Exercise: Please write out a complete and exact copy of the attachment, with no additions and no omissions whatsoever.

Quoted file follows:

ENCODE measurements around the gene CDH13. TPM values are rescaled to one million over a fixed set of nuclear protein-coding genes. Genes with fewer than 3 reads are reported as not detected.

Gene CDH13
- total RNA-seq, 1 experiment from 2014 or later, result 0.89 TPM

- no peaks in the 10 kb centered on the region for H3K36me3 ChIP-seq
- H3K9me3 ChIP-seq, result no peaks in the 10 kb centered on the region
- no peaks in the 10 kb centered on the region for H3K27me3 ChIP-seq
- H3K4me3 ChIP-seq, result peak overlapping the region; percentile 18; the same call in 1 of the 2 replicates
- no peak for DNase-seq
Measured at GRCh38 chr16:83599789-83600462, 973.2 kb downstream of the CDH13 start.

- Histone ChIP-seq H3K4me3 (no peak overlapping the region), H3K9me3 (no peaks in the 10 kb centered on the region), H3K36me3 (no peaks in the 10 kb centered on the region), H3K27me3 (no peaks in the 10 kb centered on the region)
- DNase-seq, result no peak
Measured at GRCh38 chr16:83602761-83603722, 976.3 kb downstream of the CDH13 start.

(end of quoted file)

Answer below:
ENCODE measurements around the gene CDH13. TPM values are rescaled to one million over a fixed set of nuclear protein-coding genes. Genes with fewer than 3 reads are reported as not detected.

Gene CDH13
- total RNA-seq, 1 experiment from 2014 or later, result 0.89 TPM

- no peaks in the 10 kb centered on the region for H3K36me3 ChIP-seq
- H3K9me3 ChIP-seq, result no peaks in the 10 kb centered on the region
- no peaks in the 10 kb centered on the region for H3K27me3 ChIP-seq
- H3K4me3 ChIP-seq, result peak overlapping the region; percentile 18; the same call in 1 of the 2 replicates
- no peak for DNase-seq
Measured at GRCh38 chr16:83599789-83600462, 973.2 kb downstream of the CDH13 start.

- Histone ChIP-seq H3K4me3 (no peak overlapping the region), H3K9me3 (no peaks in the 10 kb centered on the region), H3K36me3 (no peaks in the 10 kb centered on the region), H3K27me3 (no peaks in the 10 kb centered on the region)
- DNase-seq, result no peak
Measured at GRCh38 chr16:83602761-83603722, 976.3 kb downstream of the CDH13 start.